Half a Million ‘Activision’ Accounts May Have Been Hacked, but There’s No Breach

By Bill Toulas / September 22, 2020

According to multiple reports, approximately 500,000 ‘Activision’ and ‘Call of Duty’ accounts have been taken over by hackers, but the gaming company insists there has been no security breach. At the same time, many users report seeing people’s credentials leaked online.

The rate of the hacks is at approximately 100 accounts per minute, so the numbers will continue to grow until the legitimate account owners secure them with unique and strong passwords.

Two weeks ago, we reported about Call of Duty accounts being taken over by hackers, but again, it appeared to be credential stuffing attacks. This is precisely why Activision wasn’t interested in doing much about it, and they still believe that the problem continues to be of the same nature.

What this means is that hackers got their hands on large databases containing the credentials of these players, and then tried them out on the Activision portal to see if they matched. Users who had set the same password as the one on the leaked databases ended up losing their accounts.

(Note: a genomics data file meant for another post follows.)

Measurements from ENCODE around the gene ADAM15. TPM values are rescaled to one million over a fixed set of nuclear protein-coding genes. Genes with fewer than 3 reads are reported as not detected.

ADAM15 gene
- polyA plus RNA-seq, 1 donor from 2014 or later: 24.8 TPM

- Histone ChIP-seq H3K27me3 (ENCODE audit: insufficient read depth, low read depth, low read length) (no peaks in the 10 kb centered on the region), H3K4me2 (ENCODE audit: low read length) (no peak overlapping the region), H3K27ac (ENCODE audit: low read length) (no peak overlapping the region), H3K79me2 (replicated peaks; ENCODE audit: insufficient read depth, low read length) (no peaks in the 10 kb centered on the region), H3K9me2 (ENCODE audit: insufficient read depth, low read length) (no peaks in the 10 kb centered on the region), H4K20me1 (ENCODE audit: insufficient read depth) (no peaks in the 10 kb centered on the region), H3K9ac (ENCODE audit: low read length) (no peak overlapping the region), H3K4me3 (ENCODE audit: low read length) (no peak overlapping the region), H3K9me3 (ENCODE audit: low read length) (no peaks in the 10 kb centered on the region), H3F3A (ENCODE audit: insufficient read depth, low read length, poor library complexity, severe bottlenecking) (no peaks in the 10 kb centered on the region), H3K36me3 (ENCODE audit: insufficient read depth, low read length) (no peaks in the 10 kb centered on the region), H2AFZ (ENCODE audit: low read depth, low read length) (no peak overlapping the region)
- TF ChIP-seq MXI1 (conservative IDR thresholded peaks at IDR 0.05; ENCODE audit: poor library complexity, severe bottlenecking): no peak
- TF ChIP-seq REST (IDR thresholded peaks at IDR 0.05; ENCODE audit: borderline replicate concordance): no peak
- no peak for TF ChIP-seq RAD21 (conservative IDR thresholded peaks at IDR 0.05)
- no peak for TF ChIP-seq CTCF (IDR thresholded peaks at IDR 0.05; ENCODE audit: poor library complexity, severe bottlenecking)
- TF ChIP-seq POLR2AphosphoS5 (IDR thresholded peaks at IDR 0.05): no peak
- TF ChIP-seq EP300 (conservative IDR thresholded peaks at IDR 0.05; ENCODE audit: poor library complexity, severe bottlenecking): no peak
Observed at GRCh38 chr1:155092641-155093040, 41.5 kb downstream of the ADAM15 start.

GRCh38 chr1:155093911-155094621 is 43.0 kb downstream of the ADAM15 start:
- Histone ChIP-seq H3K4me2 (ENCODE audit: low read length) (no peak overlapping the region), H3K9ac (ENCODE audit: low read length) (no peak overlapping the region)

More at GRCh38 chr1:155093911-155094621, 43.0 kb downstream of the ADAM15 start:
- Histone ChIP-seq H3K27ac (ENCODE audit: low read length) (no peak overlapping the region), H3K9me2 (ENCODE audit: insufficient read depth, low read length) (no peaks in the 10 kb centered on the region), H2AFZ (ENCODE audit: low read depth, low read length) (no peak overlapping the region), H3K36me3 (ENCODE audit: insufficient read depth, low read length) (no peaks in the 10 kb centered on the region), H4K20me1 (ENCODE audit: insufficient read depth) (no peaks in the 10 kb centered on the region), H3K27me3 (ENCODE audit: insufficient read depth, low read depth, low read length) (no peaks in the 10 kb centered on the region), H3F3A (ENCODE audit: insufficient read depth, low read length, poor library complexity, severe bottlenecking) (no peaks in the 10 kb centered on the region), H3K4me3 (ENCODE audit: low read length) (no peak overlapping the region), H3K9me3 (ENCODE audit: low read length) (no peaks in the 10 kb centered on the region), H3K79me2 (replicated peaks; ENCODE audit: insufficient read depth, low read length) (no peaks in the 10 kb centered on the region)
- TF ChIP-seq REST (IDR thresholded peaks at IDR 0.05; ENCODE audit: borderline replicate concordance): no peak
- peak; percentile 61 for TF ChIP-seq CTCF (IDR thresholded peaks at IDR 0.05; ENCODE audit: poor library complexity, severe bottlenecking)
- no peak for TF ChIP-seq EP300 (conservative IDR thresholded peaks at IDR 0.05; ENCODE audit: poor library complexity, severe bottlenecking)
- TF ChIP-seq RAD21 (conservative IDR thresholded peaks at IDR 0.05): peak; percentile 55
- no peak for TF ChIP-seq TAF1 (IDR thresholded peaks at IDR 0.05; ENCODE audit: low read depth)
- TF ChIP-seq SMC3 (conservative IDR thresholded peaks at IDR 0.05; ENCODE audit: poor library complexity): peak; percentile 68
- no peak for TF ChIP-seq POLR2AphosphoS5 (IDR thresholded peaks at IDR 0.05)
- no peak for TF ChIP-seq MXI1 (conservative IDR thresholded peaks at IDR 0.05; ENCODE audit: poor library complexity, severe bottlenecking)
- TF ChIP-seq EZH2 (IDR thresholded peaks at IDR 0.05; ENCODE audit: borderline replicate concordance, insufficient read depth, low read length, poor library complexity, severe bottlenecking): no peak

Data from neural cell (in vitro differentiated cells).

Several account holders report that the hackers changed the password and locked them out without even receiving a confirmation email on their inbox. Most importantly, though, the absence of two-factor authentication is shouting exigency at deafening levels. You can’t have a game account where you invest money and time in 2020 and not have an option to secure it with 2FA, even SMS-based.

Activision’s official security recommendations are limited to setting up unique and strong account passwords, avoid using them elsewhere, avoid sharing them with others, and try not to sign in on shared devices. This is obviously not enough to secure the accounts today, although if everyone followed this advice, the number of compromised accounts would undoubtedly be smaller.

This situation leaves players who lost their accounts in despair, but as we said before, accepting to spend money and devote time to a fundamentally insecure game is people’s own choice. When these players decide to go through the same process by opening new accounts, spend more money to buy the same in-game items they held previously, and play the same missions to restore their progress, the message sent to Activision is that the lack of security is actually more profitable.

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